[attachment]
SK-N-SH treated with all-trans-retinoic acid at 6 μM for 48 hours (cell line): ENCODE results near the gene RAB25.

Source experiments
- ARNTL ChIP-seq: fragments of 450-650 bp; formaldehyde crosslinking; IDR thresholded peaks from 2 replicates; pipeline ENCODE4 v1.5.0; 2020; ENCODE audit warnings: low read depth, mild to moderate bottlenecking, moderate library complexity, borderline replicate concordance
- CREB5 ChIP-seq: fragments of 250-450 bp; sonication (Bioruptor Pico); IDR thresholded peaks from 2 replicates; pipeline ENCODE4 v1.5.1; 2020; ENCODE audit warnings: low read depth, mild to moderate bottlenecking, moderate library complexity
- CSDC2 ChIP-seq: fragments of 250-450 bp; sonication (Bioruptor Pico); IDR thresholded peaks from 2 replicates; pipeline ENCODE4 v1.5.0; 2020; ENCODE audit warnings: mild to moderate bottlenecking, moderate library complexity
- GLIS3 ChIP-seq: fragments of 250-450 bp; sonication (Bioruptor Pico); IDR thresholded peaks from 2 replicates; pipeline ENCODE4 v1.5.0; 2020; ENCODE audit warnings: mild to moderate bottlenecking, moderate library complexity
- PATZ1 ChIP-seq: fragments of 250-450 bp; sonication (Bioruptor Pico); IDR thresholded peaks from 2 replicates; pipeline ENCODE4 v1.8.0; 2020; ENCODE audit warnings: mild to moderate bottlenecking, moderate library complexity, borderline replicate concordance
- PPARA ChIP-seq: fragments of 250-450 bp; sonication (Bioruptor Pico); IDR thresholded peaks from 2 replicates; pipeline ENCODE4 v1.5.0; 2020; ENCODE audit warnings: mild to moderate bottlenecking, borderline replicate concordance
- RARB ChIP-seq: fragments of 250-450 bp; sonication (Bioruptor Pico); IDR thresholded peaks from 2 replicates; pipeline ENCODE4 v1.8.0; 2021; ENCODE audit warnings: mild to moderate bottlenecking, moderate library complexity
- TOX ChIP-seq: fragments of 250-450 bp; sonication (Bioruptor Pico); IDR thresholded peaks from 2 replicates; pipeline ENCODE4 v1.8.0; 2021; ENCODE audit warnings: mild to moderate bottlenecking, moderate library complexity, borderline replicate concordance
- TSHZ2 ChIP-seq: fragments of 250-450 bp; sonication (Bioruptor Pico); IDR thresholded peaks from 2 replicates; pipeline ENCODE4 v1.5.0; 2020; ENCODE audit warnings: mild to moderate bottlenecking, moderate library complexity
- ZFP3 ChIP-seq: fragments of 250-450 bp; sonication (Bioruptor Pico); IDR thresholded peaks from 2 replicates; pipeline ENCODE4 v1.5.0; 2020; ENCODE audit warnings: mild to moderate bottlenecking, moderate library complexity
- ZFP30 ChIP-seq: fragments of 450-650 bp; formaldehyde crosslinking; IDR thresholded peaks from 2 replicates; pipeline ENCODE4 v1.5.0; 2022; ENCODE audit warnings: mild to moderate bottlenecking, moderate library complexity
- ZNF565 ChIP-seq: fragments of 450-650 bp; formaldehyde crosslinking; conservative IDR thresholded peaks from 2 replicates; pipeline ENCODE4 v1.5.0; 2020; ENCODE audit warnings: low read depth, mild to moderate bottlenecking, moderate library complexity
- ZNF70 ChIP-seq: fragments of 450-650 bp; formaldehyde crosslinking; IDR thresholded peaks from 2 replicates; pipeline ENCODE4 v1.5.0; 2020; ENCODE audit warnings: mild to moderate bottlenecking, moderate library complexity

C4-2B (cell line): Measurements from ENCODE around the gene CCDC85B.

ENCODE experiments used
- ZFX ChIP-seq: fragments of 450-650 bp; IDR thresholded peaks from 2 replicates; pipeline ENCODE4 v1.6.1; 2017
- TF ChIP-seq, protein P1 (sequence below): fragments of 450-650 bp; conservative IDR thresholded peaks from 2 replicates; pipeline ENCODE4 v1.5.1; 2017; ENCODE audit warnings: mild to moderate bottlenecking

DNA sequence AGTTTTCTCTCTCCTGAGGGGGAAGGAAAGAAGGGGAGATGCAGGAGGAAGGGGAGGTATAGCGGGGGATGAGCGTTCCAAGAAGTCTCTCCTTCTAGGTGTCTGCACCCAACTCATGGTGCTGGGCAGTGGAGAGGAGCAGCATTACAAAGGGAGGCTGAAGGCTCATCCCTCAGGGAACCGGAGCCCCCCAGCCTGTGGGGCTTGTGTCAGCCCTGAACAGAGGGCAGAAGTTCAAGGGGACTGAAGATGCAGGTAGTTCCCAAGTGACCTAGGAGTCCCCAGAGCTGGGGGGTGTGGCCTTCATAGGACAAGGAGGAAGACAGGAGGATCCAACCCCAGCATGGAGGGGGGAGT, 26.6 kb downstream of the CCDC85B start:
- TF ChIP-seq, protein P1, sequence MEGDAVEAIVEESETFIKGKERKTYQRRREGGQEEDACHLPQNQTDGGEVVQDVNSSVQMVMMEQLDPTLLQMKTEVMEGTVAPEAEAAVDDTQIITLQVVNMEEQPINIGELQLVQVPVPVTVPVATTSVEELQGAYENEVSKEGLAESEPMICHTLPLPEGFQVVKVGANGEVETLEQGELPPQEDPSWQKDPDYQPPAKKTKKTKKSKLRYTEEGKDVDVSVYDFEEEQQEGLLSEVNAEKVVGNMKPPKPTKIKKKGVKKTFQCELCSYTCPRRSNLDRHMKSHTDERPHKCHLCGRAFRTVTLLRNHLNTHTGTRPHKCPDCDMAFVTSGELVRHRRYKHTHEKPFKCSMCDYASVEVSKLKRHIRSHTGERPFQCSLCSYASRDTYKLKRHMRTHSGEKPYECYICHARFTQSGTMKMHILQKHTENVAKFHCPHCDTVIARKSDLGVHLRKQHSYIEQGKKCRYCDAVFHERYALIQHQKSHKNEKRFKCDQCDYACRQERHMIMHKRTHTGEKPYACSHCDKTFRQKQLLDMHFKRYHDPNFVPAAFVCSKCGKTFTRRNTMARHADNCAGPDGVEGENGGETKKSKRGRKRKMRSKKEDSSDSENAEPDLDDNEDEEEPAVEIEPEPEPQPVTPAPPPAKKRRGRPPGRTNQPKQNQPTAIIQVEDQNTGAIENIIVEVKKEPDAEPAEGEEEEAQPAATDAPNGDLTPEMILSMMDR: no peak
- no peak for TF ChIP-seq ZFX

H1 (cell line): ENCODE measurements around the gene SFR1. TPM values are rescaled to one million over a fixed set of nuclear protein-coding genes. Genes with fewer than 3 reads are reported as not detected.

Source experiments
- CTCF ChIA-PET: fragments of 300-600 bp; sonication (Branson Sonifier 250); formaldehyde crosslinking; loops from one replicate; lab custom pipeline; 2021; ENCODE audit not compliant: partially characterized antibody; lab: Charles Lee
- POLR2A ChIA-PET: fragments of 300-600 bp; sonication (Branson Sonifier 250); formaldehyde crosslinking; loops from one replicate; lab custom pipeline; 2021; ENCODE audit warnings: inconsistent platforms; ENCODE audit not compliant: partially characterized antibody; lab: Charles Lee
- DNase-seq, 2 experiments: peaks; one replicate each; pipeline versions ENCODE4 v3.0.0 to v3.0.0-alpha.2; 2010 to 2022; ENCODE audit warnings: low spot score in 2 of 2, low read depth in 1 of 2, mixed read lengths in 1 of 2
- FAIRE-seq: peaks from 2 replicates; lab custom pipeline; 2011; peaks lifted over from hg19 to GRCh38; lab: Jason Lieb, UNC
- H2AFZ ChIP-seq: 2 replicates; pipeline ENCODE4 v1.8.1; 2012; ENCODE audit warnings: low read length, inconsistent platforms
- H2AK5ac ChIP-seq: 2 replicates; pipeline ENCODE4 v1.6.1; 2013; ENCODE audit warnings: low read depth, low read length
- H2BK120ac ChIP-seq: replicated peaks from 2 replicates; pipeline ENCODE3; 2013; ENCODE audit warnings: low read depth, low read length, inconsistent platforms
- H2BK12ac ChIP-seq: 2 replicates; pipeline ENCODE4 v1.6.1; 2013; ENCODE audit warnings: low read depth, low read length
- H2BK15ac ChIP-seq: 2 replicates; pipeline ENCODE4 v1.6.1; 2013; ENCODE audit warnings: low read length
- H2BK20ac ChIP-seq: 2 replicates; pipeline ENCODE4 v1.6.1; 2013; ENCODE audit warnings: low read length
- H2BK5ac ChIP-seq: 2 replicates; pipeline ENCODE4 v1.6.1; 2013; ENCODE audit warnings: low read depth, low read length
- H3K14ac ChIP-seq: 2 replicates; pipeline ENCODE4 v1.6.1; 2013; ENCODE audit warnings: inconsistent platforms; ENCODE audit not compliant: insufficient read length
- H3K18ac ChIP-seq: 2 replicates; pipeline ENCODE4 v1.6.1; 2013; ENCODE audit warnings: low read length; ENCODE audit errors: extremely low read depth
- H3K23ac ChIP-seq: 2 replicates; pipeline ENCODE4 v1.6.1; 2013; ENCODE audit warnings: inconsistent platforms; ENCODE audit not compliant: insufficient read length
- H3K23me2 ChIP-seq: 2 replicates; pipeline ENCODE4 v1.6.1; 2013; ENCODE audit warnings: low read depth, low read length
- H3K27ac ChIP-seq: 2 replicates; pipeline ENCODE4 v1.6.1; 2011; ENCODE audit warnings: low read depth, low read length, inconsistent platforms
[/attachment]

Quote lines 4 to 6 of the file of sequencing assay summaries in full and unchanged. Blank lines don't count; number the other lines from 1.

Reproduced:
- CREB5 ChIP-seq: fragments of 250-450 bp; sonication (Bioruptor Pico); IDR thresholded peaks from 2 replicates; pipeline ENCODE4 v1.5.1; 2020; ENCODE audit warnings: low read depth, mild to moderate bottlenecking, moderate library complexity
- CSDC2 ChIP-seq: fragments of 250-450 bp; sonication (Bioruptor Pico); IDR thresholded peaks from 2 replicates; pipeline ENCODE4 v1.5.0; 2020; ENCODE audit warnings: mild to moderate bottlenecking, moderate library complexity
- GLIS3 ChIP-seq: fragments of 250-450 bp; sonication (Bioruptor Pico); IDR thresholded peaks from 2 replicates; pipeline ENCODE4 v1.5.0; 2020; ENCODE audit warnings: mild to moderate bottlenecking, moderate library complexity